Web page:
Use the pet store app

POST /pet to add a pet - the request must include name in the JSON body


curl \
  -i \
  -d '{"name": "Mr. Snuggles"}' \
  -H "Content-Type: application/json" \
HTTP/1.1 201
Content-Length: 0
Date: Thu, 23 Aug 2018 12:57:45 GMT

GET /pets to retrieve notes


curl -i ${APPLICATION_URL}/pets
HTTP/1.1 200
Content-Type: application/json;charset=UTF-8
Transfer-Encoding: chunked
Date: Thu, 23 Aug 2018 12:58:16 GMT

[{"id":1,"name":"Mr. Snuggles"}]

For convenience, we've provided the script for you to test adding a pet and retrieving the list of pets.

Rotate application database credentials

In addition to the demo you've seen so far, you can also rotate the DB credentials and watch the app continue to perform as expected.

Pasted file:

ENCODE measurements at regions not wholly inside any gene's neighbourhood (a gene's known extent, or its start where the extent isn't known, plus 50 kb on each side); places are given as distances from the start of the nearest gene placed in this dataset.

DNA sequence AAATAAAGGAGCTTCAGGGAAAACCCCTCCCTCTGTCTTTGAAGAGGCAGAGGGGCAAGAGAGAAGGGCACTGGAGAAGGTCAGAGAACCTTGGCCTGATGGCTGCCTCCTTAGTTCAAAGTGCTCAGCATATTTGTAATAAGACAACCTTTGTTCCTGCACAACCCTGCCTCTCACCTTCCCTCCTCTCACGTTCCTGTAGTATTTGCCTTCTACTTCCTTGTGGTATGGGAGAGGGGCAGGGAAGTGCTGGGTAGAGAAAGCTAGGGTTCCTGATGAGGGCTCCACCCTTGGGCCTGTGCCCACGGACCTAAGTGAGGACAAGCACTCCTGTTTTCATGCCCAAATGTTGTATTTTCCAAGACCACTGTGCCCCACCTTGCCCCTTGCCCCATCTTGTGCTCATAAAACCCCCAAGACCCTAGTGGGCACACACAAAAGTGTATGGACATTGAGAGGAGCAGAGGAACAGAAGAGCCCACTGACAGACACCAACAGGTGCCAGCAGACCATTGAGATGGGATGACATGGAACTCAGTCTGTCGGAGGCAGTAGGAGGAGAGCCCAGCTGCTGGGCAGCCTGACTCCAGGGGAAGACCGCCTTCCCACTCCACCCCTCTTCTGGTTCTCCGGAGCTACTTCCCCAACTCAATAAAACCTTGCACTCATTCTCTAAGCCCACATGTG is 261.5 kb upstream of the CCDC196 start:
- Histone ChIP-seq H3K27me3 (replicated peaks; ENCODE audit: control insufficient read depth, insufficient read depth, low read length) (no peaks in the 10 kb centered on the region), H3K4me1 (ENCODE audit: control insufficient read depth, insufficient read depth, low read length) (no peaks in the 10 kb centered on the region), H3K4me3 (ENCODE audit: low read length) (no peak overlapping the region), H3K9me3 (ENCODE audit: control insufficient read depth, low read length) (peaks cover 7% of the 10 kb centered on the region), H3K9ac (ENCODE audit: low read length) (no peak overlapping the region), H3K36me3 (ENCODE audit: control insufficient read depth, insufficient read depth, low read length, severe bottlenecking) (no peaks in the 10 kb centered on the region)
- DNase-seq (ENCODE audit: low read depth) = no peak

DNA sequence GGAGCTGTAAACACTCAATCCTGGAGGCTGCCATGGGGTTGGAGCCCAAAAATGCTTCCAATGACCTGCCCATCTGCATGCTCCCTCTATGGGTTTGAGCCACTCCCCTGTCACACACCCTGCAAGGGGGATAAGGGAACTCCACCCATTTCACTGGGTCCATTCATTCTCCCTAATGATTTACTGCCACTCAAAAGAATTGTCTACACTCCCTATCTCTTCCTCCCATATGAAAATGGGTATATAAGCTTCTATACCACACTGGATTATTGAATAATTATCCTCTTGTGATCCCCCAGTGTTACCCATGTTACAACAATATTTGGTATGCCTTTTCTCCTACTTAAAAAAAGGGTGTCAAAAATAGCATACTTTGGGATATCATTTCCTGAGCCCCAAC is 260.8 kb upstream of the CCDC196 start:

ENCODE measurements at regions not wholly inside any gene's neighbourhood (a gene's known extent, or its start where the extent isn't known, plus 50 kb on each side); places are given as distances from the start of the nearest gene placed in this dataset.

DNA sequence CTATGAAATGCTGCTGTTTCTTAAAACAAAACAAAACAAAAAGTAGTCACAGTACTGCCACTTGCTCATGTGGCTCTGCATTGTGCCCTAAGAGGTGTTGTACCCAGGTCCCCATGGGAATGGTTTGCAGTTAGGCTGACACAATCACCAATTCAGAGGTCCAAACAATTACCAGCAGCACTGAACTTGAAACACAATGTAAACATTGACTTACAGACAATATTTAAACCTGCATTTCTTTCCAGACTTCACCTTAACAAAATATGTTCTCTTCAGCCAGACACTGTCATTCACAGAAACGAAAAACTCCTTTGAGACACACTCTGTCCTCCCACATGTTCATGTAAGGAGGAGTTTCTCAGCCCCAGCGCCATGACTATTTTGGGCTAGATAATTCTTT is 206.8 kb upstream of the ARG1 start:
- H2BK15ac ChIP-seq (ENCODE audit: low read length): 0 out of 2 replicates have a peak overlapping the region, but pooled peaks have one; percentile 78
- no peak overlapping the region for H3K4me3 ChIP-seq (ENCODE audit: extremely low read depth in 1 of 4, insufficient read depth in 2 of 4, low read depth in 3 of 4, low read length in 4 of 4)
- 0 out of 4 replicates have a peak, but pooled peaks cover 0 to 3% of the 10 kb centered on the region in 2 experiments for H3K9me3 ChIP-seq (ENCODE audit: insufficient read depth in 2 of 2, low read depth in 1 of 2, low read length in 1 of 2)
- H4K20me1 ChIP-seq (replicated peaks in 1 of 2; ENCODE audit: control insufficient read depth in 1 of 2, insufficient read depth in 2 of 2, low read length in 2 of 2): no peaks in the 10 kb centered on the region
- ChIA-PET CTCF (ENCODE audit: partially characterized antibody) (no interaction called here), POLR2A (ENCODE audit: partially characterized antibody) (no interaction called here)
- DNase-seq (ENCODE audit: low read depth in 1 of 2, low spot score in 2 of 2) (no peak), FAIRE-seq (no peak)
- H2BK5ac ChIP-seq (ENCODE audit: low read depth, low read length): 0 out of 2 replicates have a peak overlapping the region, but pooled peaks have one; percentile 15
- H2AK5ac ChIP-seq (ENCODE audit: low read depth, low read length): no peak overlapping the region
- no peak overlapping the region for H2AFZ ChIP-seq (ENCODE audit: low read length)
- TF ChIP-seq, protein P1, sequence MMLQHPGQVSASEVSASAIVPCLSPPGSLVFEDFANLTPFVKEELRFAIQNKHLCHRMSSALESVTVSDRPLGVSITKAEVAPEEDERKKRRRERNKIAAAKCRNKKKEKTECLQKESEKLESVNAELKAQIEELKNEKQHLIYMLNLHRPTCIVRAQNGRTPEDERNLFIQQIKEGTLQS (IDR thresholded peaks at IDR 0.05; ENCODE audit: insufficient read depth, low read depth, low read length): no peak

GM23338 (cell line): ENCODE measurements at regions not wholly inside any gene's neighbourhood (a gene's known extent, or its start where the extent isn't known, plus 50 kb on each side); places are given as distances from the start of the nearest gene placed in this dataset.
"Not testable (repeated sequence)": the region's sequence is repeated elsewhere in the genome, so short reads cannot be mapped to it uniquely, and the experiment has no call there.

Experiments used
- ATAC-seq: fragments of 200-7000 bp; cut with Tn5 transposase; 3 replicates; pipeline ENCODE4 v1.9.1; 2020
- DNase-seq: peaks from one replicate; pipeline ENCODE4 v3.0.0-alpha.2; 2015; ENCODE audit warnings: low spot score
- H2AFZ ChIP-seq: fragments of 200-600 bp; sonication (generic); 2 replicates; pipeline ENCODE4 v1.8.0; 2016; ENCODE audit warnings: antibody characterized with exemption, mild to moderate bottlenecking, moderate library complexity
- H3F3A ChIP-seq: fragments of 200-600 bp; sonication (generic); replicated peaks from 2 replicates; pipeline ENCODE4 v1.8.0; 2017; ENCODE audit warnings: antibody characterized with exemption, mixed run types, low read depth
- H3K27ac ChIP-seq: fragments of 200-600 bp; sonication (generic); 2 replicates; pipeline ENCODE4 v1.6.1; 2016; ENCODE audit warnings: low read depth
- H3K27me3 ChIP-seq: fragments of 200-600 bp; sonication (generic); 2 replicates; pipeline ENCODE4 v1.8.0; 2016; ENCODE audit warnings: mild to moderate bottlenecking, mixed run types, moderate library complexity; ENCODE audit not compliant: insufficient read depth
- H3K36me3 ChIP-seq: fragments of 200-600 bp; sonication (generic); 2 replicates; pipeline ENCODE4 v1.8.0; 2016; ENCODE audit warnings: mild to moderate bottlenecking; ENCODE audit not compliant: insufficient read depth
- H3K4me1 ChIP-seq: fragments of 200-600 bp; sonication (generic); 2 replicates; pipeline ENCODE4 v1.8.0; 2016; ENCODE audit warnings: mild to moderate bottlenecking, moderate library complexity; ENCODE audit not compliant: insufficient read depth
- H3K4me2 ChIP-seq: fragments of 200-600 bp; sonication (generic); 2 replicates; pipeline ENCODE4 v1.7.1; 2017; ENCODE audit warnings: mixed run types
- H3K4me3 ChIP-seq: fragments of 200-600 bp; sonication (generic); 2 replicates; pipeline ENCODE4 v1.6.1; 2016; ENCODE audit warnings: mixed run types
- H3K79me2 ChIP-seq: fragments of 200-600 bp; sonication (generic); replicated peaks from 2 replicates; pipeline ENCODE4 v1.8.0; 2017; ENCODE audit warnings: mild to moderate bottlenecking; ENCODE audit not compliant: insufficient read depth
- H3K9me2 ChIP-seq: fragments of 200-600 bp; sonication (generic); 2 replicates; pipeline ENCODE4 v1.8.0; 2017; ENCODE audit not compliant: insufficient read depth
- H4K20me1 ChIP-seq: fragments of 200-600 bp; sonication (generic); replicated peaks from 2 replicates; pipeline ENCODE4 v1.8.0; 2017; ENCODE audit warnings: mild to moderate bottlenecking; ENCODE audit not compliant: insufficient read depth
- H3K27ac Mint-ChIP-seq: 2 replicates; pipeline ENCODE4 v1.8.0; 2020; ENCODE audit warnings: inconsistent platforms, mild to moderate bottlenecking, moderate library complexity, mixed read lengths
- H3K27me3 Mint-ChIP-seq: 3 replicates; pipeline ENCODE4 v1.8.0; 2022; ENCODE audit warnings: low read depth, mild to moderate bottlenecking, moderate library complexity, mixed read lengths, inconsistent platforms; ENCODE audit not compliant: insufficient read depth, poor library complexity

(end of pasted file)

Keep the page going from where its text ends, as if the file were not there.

The rotator script:

  • Rotates the credentials in the database
  • Updates the password in the secrets store
  • Prunes previously open connections

To see graceful rotation in action, poll the endpoint to retrieve the list of pets (GET /pets) in a separate terminal before rotating:


while true
    echo "Retrieving pets"
    curl -i ${APPLICATION_URL}/pets
    echo ""
    echo ""
    echo "..."
    echo ""
    sleep 3
Retrieving pets
HTTP/1.1 200
Content-Type: application/json;charset=UTF-8
Transfer-Encoding: chunked
Date: Thu, 23 Aug 2018 12:58:43 GMT

[{"id":1,"name":"Mr. Snuggles"}]


To rotate the database password (note: you are acting as an admin user), run the following with your own value for [new password value]:

./ [new password value]
secret/quick-start-backend-credentials patched
(30 rows)

Observe that requests to the application API are not affected by the password rotation - we continue to be able to query the application as usual, without interruption!


If you enjoyed this Secretless Broker tutorial, please try to make it your own by trying out some of the suggested modifications. Please also let us know what you think of it! You can submit Github issues for features you would like to see, or send a message to our mailing list with comments and/or questions.